#Beautiful Demos Five Example
#load libraries
library(MASS)
library(gmodels)
library(dplyr)
library(ggplot2)
#mtcars dataset
head(mtcars)
#1) Choose right variables
head(mtcars$mpg) #Y-variable
mtcars[0:6,3:7] #X-variables
#other variables not used
#2) Assumptions for Y
mtcars$mpg #cont. numerical variable
hist(mtcars$mpg) #close enough to normal distribution
#independent sample assumed (based on design)
#3) Assumptions for Xs
cor(mtcars[,3:7]) #disp highly correlated with hip, drat, and wt (ensure disp not in final model with other three)
lm_f <- lm(mpg~disp+hp+drat+wt+qsec, data=mtcars) #full model
plot(lm_f) #residuals look good enough (no heteroscedacity or non-linearity)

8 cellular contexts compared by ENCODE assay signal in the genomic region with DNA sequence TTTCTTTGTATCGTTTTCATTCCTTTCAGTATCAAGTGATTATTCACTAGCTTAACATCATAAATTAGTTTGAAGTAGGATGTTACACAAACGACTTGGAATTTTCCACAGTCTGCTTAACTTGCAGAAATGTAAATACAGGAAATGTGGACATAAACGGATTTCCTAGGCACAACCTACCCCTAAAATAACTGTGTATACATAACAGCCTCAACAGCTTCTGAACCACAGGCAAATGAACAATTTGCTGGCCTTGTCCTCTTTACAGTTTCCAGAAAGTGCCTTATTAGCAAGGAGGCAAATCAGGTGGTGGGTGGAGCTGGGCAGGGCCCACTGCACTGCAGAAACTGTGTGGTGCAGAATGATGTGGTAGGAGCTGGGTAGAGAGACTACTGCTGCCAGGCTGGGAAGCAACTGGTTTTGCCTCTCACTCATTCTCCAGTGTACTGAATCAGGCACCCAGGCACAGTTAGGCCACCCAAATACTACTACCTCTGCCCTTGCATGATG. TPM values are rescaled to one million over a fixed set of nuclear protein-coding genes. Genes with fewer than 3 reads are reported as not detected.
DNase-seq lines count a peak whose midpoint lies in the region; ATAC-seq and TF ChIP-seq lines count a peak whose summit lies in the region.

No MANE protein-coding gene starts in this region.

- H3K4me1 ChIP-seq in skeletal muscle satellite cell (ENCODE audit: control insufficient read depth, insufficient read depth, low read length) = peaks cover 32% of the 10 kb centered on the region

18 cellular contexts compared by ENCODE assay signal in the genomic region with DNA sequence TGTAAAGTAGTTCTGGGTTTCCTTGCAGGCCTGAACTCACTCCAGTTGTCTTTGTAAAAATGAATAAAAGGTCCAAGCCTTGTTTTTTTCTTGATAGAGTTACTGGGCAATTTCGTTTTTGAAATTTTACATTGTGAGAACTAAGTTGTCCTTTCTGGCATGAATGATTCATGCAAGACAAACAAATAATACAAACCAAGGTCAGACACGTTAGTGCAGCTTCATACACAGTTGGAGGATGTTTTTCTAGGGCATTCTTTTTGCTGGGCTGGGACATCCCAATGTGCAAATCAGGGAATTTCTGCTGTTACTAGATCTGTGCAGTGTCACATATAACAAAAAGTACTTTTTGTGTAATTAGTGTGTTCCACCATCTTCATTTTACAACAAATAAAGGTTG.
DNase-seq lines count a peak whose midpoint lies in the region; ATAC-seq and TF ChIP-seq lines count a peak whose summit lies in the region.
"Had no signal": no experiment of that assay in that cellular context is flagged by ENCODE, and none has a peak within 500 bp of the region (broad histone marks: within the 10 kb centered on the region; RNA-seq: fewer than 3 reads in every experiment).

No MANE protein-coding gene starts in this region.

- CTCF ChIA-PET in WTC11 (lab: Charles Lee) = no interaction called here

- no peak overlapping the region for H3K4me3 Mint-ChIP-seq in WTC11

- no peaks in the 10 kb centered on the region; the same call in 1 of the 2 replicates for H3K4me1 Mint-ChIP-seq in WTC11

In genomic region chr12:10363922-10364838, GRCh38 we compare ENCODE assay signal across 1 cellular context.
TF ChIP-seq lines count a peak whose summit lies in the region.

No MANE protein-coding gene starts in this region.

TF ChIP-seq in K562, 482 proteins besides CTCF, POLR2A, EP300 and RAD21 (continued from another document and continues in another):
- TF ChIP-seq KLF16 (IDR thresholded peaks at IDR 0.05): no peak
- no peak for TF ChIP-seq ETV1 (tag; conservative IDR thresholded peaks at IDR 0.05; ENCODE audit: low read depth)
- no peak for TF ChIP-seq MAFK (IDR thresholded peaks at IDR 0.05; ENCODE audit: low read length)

#4) Model selection
msel <- step(lm_f, direction="both")
#selection retained drat, wt, and qsec (disp not included so multicollinearity issue avoided)
lm_r <-lm(mpg~drat+wt+qsec, data=mtcars) #reduced model
plot(lm_r) #residuals still look good enough
#5) Interpreting results
AIC(lm_f, lm_r) #reduced model has marginally better AIC score
summary(lm_r) #reduced model significant
#wt and qsec significantly predicted mpg
#As weight decreased, mpg significantly increased (B=-4.4, t=-6.5, p<0.0001).
#As quarter mile time increased, mpg significantly increased (B=0.95, t=3.6, p=.0012).
#6) Presenting results
plot1 <-ggplot(data=mtcars, aes(x=qsec, y=mpg, size=wt))+
geom_point(alpha=0.75, shape=19) +
theme_classic()
plot1